What software do you use in your field of study?

  • #26
Dr. Courtney
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LabVIEW. I probably should have mentioned this, but didn't because it's been a couple years.

But there is little better for interfacing lots of different instruments with a graphical user interface for quasi-real time acquisition, control, analysis, and calibration.
 
  • #27
555
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Undergrad Astrophysics:

Python
Mathematica
Labview - (Not a fan...)
Tracker
Fiji
 
  • #28
Pythagorean
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Matlab (which stands for matrix laboratory btw)
 
  • #29
DrDu
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I am mostly working on the field of Biostatistics and Biometry. My working horses are SAS and JMP. While I would nobody recommend to start learning SAS (go for R instead), JMP is a nice program which helps you to explore your data with the philosophy that every statistical method should be complemented by an instructive graphics.
 
  • #30
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For analysis of data from the pulsar timing array
C++
Visual C
 
  • #31
194
1
MATLAB
Tcl
VMD (Visual Molecular Dynamics)
NAMD
Python (occasionally)
Gnuplot
latex
mozilla firefox
 
  • #32
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1
1. I am using (Mathematica) since eary 1990's. I went through all its versions from (Mathematica 5. to (Mathematica 11). It helped my alot specially when dealing with calculus and graphic illustrations.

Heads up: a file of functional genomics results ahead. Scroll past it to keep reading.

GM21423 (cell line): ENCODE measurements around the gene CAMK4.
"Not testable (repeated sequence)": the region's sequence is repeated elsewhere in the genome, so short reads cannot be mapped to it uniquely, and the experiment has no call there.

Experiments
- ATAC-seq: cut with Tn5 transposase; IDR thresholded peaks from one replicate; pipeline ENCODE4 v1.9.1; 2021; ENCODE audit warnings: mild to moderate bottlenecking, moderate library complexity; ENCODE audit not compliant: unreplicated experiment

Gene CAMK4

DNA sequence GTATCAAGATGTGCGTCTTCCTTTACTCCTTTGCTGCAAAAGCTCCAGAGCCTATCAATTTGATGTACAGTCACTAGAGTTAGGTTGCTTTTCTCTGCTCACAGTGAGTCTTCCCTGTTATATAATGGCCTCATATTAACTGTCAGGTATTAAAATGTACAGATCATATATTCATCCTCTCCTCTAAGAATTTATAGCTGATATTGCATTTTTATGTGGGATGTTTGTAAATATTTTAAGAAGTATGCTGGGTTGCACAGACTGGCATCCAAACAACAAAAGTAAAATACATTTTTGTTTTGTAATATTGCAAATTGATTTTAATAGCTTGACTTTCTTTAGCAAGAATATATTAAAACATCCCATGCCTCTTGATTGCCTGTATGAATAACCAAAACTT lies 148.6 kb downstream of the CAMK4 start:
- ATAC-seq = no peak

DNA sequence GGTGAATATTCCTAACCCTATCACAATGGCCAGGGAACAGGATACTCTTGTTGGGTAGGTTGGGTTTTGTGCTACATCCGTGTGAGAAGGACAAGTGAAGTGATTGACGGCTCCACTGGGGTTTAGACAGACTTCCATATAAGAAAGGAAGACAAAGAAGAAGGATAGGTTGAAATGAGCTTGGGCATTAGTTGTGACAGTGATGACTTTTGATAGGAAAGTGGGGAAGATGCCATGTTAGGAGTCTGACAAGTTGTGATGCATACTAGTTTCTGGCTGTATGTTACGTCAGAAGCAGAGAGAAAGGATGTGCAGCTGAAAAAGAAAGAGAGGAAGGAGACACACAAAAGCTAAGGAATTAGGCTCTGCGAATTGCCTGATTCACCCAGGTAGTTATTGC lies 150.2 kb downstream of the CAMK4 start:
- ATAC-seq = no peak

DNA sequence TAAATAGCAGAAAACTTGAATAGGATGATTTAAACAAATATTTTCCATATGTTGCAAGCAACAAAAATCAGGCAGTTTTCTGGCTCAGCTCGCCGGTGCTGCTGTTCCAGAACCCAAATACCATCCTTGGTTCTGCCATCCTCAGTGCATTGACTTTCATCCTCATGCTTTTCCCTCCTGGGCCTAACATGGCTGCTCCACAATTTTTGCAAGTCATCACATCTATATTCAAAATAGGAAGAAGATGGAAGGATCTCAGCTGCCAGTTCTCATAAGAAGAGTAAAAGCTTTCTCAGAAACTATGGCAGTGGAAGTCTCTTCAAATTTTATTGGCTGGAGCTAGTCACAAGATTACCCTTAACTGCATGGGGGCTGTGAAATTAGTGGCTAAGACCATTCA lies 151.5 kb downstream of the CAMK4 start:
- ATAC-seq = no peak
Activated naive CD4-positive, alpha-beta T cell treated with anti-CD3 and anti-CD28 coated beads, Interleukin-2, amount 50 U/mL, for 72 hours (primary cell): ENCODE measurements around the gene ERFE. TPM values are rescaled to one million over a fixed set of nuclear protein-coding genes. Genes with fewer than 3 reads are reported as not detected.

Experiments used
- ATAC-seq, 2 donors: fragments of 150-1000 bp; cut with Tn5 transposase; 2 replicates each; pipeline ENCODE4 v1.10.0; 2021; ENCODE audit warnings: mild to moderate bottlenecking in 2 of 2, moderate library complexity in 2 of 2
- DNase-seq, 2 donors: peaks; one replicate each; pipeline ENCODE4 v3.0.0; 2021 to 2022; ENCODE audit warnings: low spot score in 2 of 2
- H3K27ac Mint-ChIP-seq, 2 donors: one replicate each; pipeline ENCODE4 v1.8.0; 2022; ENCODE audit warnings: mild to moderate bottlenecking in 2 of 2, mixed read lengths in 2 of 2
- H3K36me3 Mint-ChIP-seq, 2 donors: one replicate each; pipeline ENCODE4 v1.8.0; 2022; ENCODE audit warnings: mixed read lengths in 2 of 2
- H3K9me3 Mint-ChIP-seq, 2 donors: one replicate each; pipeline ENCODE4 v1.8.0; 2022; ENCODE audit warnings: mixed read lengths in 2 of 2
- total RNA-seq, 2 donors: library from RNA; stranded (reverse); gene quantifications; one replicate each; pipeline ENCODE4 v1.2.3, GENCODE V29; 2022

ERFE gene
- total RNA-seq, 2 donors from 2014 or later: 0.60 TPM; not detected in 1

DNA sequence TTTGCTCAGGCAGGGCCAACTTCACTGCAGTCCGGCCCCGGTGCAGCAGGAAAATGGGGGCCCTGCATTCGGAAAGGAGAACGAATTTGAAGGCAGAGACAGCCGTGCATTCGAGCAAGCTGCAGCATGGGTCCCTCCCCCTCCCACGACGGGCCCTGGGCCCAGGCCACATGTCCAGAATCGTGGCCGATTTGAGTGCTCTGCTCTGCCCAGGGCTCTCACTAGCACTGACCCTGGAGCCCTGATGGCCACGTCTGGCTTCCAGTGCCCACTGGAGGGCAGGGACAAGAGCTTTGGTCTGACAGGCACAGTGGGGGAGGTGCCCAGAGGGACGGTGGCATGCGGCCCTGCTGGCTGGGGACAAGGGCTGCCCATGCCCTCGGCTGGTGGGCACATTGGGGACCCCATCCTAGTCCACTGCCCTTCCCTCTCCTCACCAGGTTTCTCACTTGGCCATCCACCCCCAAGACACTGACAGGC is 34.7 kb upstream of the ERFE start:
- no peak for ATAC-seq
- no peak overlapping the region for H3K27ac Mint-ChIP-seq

2. I use (Miceosoft Word) and (PowerPoint).
3. My current Browser is (Maxthon 4.9.3.1000).
4. (Foxit Reader) for preparing my reports, and downloading literature.
 
  • #33
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Java via Netbeans
java prototyping via Processing sketches (Processing.org)
python via vim
julia/python via the Anaconda distribution
javascript via nodejs and vim / netbeans
 
  • #37
Twigg
Science Advisor
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Undergrad research assistant doing AMO physics:

-Notepad (an unsung hero!)
-MATLAB
-Microsoft Office (Excel, Powerpoint, occasionally Visio)
-LaTeX (sharelatex.com)
-LTSpice IV
-SolidWorks (CAD design and mechanical drawings)
-AutoCAD (also CAD design and mechanical drawings)
-EAGLE PCB design
-PuTTY (for interfacing with computers, networks, and some peripheral devices)
-Notepad++
-MinGW w64 (C/C++)
-Quartus Prime (programming environment for Altera FPGAs, I use VHDL but supports other languages)
-Arduino IDE
-COMSOL (finite element analysis with a quick, user-friendly interface)
 
  • #38
For Multimedia developments. These are some of the important software apps.

3D computer graphics software
Animation software
Graphic art software
Raster graphics editor
Vector graphics editor
Image organizer
Video editing software
Audio editing software
Digital audio workstation
Music sequencer
Scorewriter
HTML editor
Game development tool
 
  • #39
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LTspice for simulation of VHF PA design and plasma load simulation. I am heavy duty LTspice user.
I use autoCAD for creating simple pcb layouts eg. planar baluns for EM simulation in ADS.
I have used Altium designer for PCB schematic and layout and more recently Eagle PCB.
I use Paint Shop Pro for image editing.
I use Sonar for music sequencing and DAW.
 
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  • #40
Mark Harder
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Before I retired, I used Excel to collate experimental data, Mathematica to analyze that data, Excel ( for reference) and Outlook (for publication) to create graphs. I have used MMA for all sorts of modeling projects, some driven purely by curiosity, some in collaboration with students and colleagues. A major pharma co. for which I consulted used MMA for collating clinical trial results and modeling pharmacokinetics with systems of ODEs. At the university at which I worked, Maple was the default modeling software, Math used MMA and possibly other, more specific systems. and the engineering depts. tended to rely on Matlab. The university had site licenses for MMA and Maple. However, the Matlab publisher is very cautious and wouldn't sell an affordable university-wide site license. AFAIK, only the College of Engineering did that.